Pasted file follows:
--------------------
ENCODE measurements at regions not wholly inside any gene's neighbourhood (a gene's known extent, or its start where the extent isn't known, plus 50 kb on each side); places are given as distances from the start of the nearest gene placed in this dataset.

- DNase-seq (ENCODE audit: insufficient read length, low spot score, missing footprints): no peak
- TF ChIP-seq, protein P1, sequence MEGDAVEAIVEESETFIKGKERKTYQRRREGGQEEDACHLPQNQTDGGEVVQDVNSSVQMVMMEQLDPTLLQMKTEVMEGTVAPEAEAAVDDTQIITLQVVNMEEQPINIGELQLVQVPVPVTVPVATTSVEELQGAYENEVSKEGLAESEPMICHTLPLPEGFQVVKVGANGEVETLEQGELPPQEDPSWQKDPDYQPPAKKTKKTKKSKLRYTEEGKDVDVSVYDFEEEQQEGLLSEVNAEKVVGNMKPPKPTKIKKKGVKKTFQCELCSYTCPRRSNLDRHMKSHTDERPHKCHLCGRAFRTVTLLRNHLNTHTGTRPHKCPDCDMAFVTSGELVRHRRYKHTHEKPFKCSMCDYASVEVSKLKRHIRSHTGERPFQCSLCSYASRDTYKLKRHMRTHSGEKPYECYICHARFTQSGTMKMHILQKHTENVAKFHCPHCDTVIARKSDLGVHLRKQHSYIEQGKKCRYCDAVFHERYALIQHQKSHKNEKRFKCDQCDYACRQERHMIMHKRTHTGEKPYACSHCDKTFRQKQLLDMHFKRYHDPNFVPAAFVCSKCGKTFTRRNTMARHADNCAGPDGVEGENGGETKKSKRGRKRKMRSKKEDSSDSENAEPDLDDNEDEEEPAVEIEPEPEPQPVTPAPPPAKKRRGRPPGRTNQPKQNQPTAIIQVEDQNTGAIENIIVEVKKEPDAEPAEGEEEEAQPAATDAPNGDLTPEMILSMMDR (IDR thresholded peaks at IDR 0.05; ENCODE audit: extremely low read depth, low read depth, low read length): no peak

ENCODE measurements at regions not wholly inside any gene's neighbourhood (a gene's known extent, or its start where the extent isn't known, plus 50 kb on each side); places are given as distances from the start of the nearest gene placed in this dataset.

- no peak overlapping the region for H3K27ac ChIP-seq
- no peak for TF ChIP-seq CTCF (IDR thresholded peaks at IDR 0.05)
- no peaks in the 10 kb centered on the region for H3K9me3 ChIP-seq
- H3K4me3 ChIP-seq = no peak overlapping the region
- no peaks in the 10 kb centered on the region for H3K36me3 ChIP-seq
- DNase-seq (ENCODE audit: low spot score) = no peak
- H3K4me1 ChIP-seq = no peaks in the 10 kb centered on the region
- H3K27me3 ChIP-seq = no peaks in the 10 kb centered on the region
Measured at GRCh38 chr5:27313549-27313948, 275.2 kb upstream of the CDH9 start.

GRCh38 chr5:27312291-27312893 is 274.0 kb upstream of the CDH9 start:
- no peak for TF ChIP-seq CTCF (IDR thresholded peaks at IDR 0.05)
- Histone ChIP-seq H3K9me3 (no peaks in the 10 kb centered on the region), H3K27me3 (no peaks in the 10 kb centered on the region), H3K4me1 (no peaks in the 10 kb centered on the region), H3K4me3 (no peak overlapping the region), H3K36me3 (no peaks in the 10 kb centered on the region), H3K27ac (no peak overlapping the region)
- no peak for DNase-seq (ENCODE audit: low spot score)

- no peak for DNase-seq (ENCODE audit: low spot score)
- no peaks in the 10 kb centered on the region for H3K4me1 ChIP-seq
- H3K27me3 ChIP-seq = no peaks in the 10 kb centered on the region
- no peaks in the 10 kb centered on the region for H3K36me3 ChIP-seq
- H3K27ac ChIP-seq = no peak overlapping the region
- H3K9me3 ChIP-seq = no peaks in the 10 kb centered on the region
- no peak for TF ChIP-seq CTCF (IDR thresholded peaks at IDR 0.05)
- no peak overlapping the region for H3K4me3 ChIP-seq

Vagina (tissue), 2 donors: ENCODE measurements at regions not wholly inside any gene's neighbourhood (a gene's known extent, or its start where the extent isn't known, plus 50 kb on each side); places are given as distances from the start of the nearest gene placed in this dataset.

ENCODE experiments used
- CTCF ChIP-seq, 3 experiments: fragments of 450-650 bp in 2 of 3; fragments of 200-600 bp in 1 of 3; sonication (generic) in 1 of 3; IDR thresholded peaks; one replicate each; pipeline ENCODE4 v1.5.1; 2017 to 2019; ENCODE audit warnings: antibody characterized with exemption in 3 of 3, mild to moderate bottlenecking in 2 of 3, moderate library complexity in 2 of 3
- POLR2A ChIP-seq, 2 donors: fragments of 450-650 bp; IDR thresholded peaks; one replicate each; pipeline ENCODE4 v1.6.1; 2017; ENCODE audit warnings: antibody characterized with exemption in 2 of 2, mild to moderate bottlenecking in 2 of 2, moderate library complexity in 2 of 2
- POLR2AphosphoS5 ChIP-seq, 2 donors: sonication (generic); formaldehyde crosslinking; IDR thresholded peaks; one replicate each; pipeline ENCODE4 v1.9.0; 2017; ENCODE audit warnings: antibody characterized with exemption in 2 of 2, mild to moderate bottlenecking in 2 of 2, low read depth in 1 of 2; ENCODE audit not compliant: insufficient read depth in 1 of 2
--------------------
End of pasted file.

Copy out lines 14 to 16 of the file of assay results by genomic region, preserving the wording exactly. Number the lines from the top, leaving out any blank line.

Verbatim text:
GRCh38 chr5:27312291-27312893 is 274.0 kb upstream of the CDH9 start:
- no peak for TF ChIP-seq CTCF (IDR thresholded peaks at IDR 0.05)
- Histone ChIP-seq H3K9me3 (no peaks in the 10 kb centered on the region), H3K27me3 (no peaks in the 10 kb centered on the region), H3K4me1 (no peaks in the 10 kb centered on the region), H3K4me3 (no peak overlapping the region), H3K36me3 (no peaks in the 10 kb centered on the region), H3K27ac (no peak overlapping the region)